Ducati Desmo Dreaming | Drawing the Line

As I'm writing this, a Ducati, with Casey Stoner aboard, has won three of the first four MotoGP races of 2007. There is lots of talk about the Ducati's power, and even some speculation in the press of cheating. Claudio Domenicali, Ducati Corse managing director, credits electronics, desmodromics and aerodynamics with saving fuel and thus allowing the engines to make more power. He notes the desmo system's gains at low to mid engine speeds, but says nothing about high revs.

Why is saving fuel so important in the power equation? For 2007, the fuel capacity of the MotoGP bikes was reduced from 22 liters to 21. Bikes that run out of fuel aren't going to win races, so fuel consumption is carefully measured by the engine-management electronics. If necessary, rpm and power are restricted to make sure there is enough fuel to finish. Indications are that the bikes could make more power, but only if there were more fuel.

I think maybe Ducati's desmo system is the real hero here. The positive-valve-actuation system uses cam lobes to both open and close the valves, unlike the competition which uses cam lobes to open the valves and either metallic or pneumatic springs to close them. These springs must be quite stiff to control valve motion at the near-18,000-rpm peak of today's 800cc MotoGP racers, and the engine has to do considerable work to open them. This work is not all lost, however, as the compressed springs store energy and then release it, pushing against the tappets and against the face of the cam, turning the cam.

So far, the desmo engine may have a bit of an advantage. Now let's look at very high revs, and to do that take a lesson, ironically, from the low-tech, low-revving world of NASCAR. To get big power from their comparatively primitive engines, NASCAR teams have studied what happens to their valve trains in the (for them) very high 9000- to 10,000-rpm range. At these speeds they have valve toss, in which the valve train above the cam is tossed into motion with such violence that the spring can no longer keep the parts in touch with the cam. Just beyond valve toss is valve float, in which the parts start bouncing in truly chaotic fashion, and the valves hit the pistons. Computer simulations can chart this action accurately enough that engines can be made to live with this seeming chaos going on inside.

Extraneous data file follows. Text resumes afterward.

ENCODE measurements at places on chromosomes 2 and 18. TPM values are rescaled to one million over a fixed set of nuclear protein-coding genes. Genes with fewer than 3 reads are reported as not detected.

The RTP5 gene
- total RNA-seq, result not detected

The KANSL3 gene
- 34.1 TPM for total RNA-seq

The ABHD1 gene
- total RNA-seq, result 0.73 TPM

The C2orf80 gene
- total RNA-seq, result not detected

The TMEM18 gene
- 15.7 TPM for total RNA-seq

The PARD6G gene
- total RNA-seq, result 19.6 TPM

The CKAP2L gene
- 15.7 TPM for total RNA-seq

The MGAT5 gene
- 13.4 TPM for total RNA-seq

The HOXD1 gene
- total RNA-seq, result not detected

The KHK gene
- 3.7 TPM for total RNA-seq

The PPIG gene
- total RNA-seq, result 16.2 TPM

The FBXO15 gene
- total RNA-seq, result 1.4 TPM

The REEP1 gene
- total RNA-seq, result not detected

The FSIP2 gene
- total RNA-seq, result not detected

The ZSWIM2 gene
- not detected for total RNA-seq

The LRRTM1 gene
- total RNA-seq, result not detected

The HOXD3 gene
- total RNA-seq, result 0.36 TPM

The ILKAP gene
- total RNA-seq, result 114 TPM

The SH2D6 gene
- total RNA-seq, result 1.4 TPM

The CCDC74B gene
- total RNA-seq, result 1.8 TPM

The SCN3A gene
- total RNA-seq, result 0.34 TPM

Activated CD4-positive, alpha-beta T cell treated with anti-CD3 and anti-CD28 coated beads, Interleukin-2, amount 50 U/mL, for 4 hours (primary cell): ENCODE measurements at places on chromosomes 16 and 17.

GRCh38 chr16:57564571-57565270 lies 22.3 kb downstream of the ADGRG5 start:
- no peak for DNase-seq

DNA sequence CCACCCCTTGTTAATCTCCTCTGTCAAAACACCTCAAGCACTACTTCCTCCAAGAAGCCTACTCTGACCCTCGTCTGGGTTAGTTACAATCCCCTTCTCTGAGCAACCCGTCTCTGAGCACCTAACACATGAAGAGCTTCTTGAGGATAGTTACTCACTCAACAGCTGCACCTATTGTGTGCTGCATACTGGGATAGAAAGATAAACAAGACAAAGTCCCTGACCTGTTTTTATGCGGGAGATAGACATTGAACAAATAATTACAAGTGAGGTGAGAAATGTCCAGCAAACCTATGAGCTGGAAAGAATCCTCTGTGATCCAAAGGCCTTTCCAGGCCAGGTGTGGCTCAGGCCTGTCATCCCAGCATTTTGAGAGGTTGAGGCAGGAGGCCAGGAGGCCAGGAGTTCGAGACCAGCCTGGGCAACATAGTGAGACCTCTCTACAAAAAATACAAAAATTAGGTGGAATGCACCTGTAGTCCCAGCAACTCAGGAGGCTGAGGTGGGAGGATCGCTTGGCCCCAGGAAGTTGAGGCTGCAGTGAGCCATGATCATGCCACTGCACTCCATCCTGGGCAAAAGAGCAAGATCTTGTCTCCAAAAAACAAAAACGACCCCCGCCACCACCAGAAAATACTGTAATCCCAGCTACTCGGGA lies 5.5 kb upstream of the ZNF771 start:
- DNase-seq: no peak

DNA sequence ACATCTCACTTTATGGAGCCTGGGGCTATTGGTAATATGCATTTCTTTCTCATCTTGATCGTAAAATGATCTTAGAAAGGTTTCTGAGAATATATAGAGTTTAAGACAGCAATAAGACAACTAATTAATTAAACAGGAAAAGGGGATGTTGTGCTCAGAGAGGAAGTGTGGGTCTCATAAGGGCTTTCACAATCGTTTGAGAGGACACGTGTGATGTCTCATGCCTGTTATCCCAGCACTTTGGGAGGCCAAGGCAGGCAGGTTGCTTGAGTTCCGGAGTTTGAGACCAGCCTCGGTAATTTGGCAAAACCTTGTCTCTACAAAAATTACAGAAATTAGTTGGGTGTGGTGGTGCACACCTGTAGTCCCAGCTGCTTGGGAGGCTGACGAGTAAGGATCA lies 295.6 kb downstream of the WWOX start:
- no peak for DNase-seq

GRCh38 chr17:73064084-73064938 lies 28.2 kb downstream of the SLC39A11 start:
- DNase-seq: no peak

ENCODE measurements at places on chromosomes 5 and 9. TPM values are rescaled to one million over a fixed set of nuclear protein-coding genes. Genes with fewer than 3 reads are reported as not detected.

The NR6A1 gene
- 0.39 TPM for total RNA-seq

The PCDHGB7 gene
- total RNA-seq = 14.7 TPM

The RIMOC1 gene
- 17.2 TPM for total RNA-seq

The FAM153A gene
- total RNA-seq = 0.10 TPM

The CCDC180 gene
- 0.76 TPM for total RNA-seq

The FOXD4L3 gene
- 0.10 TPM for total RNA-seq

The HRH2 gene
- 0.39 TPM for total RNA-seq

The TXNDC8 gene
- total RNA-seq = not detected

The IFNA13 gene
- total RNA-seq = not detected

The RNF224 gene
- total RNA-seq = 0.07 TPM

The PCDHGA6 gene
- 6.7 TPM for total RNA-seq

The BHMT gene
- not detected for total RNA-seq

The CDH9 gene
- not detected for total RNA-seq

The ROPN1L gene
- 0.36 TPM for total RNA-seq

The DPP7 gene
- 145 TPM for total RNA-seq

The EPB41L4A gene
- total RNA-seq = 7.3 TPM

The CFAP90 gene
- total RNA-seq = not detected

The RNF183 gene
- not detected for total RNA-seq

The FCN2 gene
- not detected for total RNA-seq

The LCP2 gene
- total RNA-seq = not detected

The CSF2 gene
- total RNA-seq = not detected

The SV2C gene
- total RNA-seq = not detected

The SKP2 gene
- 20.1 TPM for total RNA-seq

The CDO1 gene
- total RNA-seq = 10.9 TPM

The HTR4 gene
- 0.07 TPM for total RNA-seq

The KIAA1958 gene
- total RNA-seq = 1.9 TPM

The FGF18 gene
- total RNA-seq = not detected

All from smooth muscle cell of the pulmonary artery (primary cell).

With this in mind, let's look at Ducati's competition at maximum revs, twice as high as their NASCAR counterparts. Much, much lighter and more sophisticated than NASCAR's pushrod valve trains, these valves, springs, and tappets are still operating very close to their limits. At or near the point at which valve toss occurs, the stored energy of the springs cannot act to rotate the cam, because the parts are unweighted. The parts come together with the tappet farther down the face of the cam, where the spring force is less effective at rotating the cam. The system must still use power to open the valve, but it gets less power back from the spring. Meanwhile, the desmo engine needn't work to compress the spring in the first place, though it does use some power to close the valve.

So, what are the relative gains and losses? We may never know. What would be necessary here would be to build two engines, absolutely identical except for valve gear, develop each to a high level and then test them side by side. Computer simulations might tell us, but the smallest error can derail that approach. My hunch is that there may be a few percentage points' gain for the desmo system at high revs, but that might be more significant when we remember the fuel situation.

Greater efficiency means less fuel is consumed at comparable power settings. We've seen Casey Stoner set his fastest laps very late in races. What this may mean is the desmo system has saved enough fuel in the course of the race to allow an increase in fuel usage-and thus power production-right at the end. The reduced fuel capacity in MotoGP has introduced a fascinating new level of competition in which rpm, power, mechanical efficiency, fuel use and the strategies combining them all provide a complex background to the already compelling battles of riders, brands and teams.

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